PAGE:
Israel launches missile strike against Syria

Niall Green

The Hafiz M-113 based mobile missile launcher carries six
Tamuz missiles, target acquisition system employed in line-
of-sight modes and a datalink maintaining non-line-of-sight
(NLOS) communications with the missiles through its flight.

Following the re-election of Barack Obama in last week’s US presidential poll, Washington and its allies have stepped up their war drive against Syria. In the most serious escalation of the 20-month conflict in the Middle East country, the Israeli armed forces fired a missile into Syrian territory Sunday.

The strike, by an advanced Tammuz guided missile, is the first acknowledged attack by the Israeli Defense Forces (IDF) on Syria since the 1973 Yom Kippur War. Israeli warplanes struck the site of an alleged Syrian nuclear project in 2007, but neither regime ever officially confirmed the action.

The Israeli missile reportedly struck a Syrian army base, though the government in Damascus has not released any details of the damage caused.

The IDF strike was reportedly carried out in response to a Syrian mortar that landed in the Golan Heights, the Syrian territory illegally occupied by Israel since 1967. Nobody was reported killed or injured by what appears to have been a misdirected 120mm Syrian tank shell.

A statement issued by the IDF shortly after the Tammuz missile struck Syrian territory claimed, “IDF forces fired warning shots and relayed a message to the Syrian forces via the United Nations that warns against additional fire. Additional fire will prompt a quick response.”

The IDF acknowledged that eight Syrian shells had fallen within the Israeli-controlled section of the Golan Heights over the past two months, likely the inadvertent result of fighting between Syrian government forces and “rebel” fighters, without any military response from the IDF.

While Israel appears to have turned a blind eye to errant Syrian shells in the weeks leading up to the US election, the decision by the IDF to launch a strike now indicates that Washington and its allies are entering into a new phase of their conflict with the government of President Bashar al-Assad.

Washington seizes on alleged massacre in Syria to promote war

Niall Green

Reports of scores of deaths in the Syrian village of Tremseh Thursday, in the course of violent clashes between government forces and opposition militia, have been seized upon by the United States and its allies to ramp up their campaign to overthrow the regime of President Bashar al-Assad.

Tremseh is located near the central Syrian city of Hama, an area that has been a focal point of fighting between the Free Syrian Army (FSA) and government forces for over a year.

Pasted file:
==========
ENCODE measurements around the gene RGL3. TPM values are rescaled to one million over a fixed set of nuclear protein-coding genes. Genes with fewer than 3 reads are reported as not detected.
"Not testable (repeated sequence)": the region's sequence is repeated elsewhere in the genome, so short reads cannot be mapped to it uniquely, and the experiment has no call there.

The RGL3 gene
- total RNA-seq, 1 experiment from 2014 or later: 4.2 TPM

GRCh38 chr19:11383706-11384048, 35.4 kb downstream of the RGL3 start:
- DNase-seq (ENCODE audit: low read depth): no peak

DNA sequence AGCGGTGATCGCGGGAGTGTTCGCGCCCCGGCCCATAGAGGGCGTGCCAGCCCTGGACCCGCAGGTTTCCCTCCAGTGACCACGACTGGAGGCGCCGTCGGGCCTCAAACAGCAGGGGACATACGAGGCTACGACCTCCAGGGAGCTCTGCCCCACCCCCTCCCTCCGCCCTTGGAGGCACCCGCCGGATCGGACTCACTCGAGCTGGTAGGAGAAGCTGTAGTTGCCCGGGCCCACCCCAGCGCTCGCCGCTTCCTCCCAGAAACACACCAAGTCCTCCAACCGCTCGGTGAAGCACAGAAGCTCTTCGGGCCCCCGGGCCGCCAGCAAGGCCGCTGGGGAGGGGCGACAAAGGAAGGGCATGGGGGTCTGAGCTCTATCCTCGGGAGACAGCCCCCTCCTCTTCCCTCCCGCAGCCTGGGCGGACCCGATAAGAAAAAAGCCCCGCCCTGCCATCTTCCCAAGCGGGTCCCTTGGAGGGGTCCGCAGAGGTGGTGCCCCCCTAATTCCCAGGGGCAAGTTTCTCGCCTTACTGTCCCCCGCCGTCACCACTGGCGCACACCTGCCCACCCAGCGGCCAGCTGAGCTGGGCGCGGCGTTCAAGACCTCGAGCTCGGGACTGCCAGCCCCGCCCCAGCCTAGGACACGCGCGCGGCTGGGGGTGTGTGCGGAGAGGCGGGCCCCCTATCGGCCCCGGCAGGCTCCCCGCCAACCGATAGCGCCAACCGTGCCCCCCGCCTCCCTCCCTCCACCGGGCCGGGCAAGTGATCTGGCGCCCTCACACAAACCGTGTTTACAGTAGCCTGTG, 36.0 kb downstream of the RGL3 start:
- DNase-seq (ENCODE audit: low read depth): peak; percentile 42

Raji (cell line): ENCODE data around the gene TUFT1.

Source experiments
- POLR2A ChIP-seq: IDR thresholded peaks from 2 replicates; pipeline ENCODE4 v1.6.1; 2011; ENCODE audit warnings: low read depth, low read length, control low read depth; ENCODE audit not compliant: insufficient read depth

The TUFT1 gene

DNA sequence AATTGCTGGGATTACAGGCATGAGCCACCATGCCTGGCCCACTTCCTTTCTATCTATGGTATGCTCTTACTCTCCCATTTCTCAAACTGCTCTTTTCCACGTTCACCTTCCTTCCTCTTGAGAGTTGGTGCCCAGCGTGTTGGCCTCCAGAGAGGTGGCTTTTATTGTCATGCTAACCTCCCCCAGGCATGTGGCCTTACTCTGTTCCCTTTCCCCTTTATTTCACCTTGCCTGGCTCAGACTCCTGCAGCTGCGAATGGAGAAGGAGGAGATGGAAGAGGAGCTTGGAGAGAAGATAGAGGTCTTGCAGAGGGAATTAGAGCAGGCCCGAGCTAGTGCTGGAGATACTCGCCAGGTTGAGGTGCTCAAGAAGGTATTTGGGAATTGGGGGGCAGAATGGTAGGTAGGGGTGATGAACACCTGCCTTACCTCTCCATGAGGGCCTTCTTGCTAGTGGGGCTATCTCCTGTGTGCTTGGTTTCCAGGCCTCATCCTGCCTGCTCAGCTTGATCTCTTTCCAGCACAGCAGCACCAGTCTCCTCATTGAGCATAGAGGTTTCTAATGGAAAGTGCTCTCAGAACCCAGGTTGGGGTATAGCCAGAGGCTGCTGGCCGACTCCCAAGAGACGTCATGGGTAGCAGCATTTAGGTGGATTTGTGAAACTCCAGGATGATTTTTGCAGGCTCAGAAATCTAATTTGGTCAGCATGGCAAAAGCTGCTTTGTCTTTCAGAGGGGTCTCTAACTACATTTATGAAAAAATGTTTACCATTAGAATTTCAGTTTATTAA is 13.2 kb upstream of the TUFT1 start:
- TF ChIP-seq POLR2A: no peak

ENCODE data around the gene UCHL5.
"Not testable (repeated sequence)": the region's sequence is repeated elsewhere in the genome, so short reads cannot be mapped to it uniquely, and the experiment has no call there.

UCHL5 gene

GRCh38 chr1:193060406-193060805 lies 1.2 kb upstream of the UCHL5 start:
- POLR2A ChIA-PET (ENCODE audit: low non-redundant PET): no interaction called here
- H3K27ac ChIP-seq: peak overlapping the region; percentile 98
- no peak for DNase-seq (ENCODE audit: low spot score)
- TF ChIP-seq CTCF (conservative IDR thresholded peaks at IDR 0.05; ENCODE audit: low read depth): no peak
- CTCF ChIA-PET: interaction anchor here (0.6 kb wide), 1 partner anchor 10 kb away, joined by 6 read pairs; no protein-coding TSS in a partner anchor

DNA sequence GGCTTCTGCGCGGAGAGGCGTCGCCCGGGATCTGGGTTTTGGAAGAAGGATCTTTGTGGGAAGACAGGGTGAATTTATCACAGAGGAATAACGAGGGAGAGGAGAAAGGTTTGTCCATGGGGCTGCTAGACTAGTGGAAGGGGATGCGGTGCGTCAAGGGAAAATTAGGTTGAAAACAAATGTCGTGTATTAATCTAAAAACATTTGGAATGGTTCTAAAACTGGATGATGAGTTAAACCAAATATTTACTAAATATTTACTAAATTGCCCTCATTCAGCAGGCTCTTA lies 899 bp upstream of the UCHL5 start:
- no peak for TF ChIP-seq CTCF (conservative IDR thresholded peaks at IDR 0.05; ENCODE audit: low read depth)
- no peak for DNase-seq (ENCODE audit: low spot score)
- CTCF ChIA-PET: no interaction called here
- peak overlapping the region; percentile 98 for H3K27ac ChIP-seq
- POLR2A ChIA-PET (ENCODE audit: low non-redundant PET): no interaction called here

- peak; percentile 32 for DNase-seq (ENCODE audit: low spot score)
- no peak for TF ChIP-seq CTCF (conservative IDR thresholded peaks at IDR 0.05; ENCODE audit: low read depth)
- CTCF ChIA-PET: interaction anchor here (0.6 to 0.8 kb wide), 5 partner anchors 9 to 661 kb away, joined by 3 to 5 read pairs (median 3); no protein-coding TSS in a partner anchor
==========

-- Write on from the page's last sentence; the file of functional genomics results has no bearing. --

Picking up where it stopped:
In a press statement issued Friday, US Secretary of State Hillary Clinton asserted that the Syrian regime had carried out “yet another massacre,” claiming there was “indisputable evidence that the regime deliberately murdered innocent civilians.”

However, no sooner had the US-sanctioned account of events been released than it fell apart. Syrian opposition spokesmen had initially claimed that pro-Assad militiamen had entered the village and killed unarmed civilians. They then claimed that the Syrian army had carried out a rampage aimed at civilians. But it quickly became clear that almost all of the deaths were the result of fighting between government troops and foreign-armed anti-Assad militia.

Though there are still conflicting accounts of the events in Tremseh, it appears that “rebel” fighters attacked an army convoy passing through the village on Thursday. Government troops then launched a sustained counterattack, resulting in opposition forces being routed and suffering heavy casualties.

Major General Robert Mood, the Norwegian commander of the United Nations mission in Syria, told a press conference in Damascus that observers under his command had witnessed prolonged fighting in the area, including the use of army mechanized units and helicopters.

The UK-based pro-opposition Syrian Observatory for Human Rights reported that “several dozen rebel fighters were among those killed” in the battle in and around Tremseh. Reuters reported that the fighting was part of a campaign by the Syrian air force over recent days directed against opposition activities near Hama.